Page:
Specters of the past dot the vast Oklahoma landscape. These plains and rolling hills have a wide and varied history ranging from Native Americans, to the Civil War, famous outlaws, Wild West shows, oil boomtowns, railroad legends, deadly tornados, and historic Route 66. While the state of Oklahoma is loaded with haunted locales associated with this history, it flies under the radar of many involved in the paranormal community.
For a high concentration of paranormal activity, one needs to look no further than the original capital of Oklahoma, Guthrie. Most buildings in the historic district seem to have some sort of ghost story associated with it. These stories have their roots in the formation of the town during the land rush when it was essentially a tent town. The Blue Belle Saloon got its start this way, as did Miss Lizzie’s Bordello, and the two, now combined, share tales of dark shark shadows, moving objects, and the screams of bordello girls in their reported hauntings. Some patrons of the saloon eventually found themselves in the Black Jail, the territory’s first Federal prison, and apparently are still lingering on today. It’s home to both the ghosts of a man who committed suicide there and a translucent woman who crosses the street. Guthrie’s most famous haunt is probably the Stone Lion Inn which has been featured on a number of television shows. While investigating the location, members of Oklahoma’s Society of the Haunted have experienced doors opening and closing on their own, pictures randomly falling off the walls, voices heard throughout the home, and visually capturing a floating white wisp in a photograph after a bureau drawer closed on its own. These are just a few of Guthrie’s haunted tales.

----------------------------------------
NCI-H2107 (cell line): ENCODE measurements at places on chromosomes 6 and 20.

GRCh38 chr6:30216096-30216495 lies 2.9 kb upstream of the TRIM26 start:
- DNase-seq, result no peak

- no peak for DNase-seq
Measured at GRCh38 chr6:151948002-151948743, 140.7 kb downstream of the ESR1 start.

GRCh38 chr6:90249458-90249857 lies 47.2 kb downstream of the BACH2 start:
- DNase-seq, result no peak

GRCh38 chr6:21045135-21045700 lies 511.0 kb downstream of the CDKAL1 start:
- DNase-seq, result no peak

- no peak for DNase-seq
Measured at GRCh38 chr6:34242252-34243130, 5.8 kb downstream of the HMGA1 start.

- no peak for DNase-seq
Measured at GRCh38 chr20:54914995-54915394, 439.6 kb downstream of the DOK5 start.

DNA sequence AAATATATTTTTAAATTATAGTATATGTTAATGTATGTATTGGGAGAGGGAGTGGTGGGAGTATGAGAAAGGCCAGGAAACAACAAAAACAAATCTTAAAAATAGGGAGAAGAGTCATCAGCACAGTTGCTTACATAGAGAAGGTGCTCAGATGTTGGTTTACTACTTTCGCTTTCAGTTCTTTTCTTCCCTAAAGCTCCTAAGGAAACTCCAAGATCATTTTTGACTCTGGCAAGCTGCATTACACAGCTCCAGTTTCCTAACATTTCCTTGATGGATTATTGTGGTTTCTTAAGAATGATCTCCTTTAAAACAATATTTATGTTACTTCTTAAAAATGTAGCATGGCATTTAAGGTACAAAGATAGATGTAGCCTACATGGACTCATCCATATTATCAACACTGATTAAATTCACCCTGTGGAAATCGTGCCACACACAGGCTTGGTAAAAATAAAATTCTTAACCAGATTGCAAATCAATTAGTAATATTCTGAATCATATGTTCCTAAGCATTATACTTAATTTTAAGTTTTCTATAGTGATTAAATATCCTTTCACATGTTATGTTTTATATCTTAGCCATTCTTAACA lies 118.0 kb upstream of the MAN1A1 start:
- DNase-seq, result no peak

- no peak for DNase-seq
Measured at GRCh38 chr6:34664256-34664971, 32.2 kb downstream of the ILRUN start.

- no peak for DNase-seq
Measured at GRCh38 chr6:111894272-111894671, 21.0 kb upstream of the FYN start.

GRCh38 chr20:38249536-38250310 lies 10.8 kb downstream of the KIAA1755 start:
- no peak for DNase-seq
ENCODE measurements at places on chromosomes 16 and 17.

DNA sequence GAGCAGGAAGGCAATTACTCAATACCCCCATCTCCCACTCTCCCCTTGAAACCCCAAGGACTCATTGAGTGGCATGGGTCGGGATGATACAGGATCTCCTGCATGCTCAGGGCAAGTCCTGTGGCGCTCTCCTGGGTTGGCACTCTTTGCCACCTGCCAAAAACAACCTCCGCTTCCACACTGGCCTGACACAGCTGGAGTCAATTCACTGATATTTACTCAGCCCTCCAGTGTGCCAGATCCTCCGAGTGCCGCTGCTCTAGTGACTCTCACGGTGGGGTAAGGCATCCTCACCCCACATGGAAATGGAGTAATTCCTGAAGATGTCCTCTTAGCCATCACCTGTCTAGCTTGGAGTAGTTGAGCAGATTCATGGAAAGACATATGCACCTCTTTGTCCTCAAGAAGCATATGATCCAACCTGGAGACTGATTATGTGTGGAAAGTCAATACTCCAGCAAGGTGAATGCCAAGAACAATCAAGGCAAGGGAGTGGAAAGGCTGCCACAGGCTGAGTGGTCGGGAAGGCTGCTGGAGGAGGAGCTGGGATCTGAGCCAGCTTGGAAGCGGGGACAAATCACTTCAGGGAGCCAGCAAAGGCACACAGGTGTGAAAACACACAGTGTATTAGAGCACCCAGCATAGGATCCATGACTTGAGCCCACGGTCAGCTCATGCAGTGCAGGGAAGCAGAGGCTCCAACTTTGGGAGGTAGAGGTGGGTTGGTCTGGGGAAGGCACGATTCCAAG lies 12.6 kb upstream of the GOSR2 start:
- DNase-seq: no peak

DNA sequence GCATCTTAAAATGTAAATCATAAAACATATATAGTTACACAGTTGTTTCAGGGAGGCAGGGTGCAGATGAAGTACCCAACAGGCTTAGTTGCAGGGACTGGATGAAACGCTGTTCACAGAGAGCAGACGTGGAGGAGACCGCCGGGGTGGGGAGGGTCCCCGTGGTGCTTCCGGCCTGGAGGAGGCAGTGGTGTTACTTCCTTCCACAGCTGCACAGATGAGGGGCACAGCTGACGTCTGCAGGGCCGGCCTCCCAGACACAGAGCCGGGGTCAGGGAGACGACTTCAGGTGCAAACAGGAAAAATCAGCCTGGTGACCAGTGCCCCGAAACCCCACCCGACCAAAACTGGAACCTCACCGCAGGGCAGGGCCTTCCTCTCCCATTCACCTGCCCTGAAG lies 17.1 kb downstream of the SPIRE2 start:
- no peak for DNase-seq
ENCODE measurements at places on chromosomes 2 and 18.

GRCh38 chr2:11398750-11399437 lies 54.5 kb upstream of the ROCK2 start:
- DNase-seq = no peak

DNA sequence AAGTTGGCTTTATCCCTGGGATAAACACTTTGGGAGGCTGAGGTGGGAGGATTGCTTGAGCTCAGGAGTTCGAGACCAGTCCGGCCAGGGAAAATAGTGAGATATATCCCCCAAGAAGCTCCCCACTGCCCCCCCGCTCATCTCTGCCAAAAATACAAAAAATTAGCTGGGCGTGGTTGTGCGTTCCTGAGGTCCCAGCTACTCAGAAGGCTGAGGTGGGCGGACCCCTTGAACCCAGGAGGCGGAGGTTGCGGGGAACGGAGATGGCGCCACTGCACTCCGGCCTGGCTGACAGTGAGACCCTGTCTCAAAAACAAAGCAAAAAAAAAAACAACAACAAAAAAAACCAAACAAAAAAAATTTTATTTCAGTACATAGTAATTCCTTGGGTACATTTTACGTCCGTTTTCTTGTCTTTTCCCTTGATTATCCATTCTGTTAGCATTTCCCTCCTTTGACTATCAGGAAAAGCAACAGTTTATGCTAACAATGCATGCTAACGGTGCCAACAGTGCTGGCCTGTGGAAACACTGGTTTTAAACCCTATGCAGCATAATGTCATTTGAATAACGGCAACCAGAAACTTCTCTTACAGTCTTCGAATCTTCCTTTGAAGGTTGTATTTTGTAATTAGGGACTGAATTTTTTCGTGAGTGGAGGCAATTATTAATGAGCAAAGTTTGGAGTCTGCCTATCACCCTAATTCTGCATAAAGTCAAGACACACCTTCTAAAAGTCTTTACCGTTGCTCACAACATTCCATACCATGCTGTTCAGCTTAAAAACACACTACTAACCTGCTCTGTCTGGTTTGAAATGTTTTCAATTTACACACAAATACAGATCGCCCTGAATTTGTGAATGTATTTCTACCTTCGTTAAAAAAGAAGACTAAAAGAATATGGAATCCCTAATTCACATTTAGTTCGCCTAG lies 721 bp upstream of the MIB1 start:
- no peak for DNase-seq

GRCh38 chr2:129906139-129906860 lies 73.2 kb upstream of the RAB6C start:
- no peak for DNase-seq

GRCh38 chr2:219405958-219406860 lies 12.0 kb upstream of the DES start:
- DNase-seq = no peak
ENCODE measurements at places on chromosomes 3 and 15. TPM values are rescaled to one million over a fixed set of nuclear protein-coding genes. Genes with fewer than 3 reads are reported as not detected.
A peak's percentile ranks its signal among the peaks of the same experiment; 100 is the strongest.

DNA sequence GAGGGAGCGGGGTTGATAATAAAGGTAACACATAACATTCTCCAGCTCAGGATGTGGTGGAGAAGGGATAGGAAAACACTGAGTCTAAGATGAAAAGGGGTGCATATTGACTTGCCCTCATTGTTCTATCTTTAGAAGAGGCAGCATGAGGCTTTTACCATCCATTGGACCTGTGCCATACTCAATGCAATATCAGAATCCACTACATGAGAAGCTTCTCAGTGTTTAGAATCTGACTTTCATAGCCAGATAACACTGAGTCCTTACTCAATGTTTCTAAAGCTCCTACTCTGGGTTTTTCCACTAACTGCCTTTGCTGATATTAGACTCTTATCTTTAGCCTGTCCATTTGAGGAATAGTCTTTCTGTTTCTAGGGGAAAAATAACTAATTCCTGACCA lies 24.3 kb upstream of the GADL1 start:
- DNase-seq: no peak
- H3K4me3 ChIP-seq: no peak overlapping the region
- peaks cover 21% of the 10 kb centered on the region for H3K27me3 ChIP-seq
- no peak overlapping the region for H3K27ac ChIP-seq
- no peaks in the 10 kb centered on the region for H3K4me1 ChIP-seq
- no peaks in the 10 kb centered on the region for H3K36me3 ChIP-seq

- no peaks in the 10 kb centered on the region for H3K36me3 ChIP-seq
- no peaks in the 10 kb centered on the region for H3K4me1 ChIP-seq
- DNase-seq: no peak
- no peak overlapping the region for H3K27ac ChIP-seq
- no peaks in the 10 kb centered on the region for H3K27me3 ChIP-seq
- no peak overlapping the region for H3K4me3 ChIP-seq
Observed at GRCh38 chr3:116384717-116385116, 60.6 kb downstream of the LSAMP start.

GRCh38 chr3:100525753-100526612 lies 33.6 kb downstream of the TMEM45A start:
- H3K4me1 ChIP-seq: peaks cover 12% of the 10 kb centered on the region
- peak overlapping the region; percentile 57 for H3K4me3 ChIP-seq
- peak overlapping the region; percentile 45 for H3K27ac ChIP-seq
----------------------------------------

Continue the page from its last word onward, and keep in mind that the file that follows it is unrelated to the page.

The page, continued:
The current capital, Oklahoma City, is no slouch either in its haunted locations. The Skirvin Hotel has picked up the most popularity since it was highlighted in early 2010 by a number of professional basketball players who were spooked out of their hotel rooms. The site of the old Belle Isle power plant, where much death occurred both while it was a power plant and back during its amusement park days, is now a shopping center, but many clerks who have worked the stores have experienced strange disembodied voices and merchandise being tossed from shelves and racks for no explicable reason. The historic Overholser mansion is known for the ghost of Anna Overholser who has been seen floating about the house and, at times, peering out of a third story window.
Paranormal activity in Oklahoma is not reserved to these two cities, however. All corners of the state permeate with that which cannot be explained. Up through Halloween this space will highlight and examine a haunt from each of those corners, providing both history and paranormal experiences. More information on all of these haunted locations can be found in the recently released book Ghosts and Legends of Oklahoma.